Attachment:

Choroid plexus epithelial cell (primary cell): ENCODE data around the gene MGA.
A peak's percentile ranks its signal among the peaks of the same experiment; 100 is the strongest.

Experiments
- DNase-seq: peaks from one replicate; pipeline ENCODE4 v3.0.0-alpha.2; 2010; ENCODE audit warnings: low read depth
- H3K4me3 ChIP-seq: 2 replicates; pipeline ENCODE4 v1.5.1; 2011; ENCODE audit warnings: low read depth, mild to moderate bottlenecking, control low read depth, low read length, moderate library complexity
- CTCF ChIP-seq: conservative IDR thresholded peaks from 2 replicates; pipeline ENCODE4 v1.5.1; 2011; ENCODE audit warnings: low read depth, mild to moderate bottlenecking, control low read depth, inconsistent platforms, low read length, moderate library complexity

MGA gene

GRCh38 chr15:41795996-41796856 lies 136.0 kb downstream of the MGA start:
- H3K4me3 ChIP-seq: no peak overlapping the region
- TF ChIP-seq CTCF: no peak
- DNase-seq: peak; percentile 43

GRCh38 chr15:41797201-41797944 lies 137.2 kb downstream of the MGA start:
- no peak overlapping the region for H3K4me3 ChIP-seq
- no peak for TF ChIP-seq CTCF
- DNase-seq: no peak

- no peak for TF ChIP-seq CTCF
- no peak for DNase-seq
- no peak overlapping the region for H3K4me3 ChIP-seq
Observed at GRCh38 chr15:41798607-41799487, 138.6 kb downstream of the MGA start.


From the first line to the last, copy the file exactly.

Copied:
Choroid plexus epithelial cell (primary cell): ENCODE data around the gene MGA.
A peak's percentile ranks its signal among the peaks of the same experiment; 100 is the strongest.

Experiments
- DNase-seq: peaks from one replicate; pipeline ENCODE4 v3.0.0-alpha.2; 2010; ENCODE audit warnings: low read depth
- H3K4me3 ChIP-seq: 2 replicates; pipeline ENCODE4 v1.5.1; 2011; ENCODE audit warnings: low read depth, mild to moderate bottlenecking, control low read depth, low read length, moderate library complexity
- CTCF ChIP-seq: conservative IDR thresholded peaks from 2 replicates; pipeline ENCODE4 v1.5.1; 2011; ENCODE audit warnings: low read depth, mild to moderate bottlenecking, control low read depth, inconsistent platforms, low read length, moderate library complexity

MGA gene

GRCh38 chr15:41795996-41796856 lies 136.0 kb downstream of the MGA start:
- H3K4me3 ChIP-seq: no peak overlapping the region
- TF ChIP-seq CTCF: no peak
- DNase-seq: peak; percentile 43

GRCh38 chr15:41797201-41797944 lies 137.2 kb downstream of the MGA start:
- no peak overlapping the region for H3K4me3 ChIP-seq
- no peak for TF ChIP-seq CTCF
- DNase-seq: no peak

- no peak for TF ChIP-seq CTCF
- no peak for DNase-seq
- no peak overlapping the region for H3K4me3 ChIP-seq
Observed at GRCh38 chr15:41798607-41799487, 138.6 kb downstream of the MGA start.